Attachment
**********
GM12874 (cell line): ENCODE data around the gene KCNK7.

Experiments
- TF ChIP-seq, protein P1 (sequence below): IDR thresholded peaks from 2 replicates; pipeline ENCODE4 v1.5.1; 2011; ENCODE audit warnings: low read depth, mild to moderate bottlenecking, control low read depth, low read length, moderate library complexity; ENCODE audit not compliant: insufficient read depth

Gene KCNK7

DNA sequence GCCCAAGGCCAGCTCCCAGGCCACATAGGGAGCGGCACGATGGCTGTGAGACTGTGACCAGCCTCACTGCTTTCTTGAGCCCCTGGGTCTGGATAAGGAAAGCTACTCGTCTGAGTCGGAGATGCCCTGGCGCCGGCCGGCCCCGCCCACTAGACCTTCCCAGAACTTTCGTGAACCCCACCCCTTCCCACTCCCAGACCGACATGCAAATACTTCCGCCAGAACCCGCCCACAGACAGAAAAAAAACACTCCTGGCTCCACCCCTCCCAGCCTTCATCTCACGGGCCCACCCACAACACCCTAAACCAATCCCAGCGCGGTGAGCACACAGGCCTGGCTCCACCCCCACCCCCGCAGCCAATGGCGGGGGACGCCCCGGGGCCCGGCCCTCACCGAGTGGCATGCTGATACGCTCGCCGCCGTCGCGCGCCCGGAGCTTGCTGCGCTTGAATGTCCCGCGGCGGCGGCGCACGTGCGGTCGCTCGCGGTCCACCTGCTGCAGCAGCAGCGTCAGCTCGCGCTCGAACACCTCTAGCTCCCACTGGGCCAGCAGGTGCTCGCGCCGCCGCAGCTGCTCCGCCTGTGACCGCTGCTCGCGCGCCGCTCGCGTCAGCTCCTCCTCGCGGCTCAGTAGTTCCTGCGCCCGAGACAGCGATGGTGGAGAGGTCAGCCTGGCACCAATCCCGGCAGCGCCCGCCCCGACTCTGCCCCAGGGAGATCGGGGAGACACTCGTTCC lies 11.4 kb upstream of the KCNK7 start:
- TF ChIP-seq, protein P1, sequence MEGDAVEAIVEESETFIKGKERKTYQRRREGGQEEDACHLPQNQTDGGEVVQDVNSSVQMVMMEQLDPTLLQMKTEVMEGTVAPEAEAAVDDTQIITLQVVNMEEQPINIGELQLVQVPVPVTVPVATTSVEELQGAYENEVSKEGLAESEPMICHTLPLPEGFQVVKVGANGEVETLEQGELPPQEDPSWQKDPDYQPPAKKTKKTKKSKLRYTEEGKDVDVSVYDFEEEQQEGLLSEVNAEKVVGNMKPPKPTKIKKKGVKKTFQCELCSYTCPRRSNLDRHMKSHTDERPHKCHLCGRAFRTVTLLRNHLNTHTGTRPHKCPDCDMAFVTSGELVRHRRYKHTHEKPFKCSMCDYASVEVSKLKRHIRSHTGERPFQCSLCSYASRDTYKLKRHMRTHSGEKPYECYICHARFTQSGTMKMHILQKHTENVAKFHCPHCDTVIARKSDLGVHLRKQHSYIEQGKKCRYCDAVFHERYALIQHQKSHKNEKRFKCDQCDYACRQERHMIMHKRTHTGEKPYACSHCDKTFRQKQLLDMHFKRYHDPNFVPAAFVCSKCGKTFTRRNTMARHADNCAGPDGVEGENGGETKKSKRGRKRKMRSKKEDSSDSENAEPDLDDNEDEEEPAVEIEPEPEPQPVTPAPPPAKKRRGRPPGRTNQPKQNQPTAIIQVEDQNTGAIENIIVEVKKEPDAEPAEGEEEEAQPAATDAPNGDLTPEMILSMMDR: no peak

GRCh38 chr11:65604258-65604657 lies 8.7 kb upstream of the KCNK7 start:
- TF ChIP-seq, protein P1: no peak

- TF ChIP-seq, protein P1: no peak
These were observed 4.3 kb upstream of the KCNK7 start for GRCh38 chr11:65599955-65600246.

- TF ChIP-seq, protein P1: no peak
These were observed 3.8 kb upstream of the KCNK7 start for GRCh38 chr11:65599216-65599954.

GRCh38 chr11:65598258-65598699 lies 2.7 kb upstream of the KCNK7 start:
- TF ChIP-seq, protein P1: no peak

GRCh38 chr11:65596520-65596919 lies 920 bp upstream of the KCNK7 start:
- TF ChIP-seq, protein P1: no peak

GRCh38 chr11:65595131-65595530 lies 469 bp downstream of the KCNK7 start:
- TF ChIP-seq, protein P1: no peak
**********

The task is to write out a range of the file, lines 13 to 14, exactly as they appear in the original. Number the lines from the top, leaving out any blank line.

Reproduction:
GRCh38 chr11:65598258-65598699 lies 2.7 kb upstream of the KCNK7 start:
- TF ChIP-seq, protein P1: no peak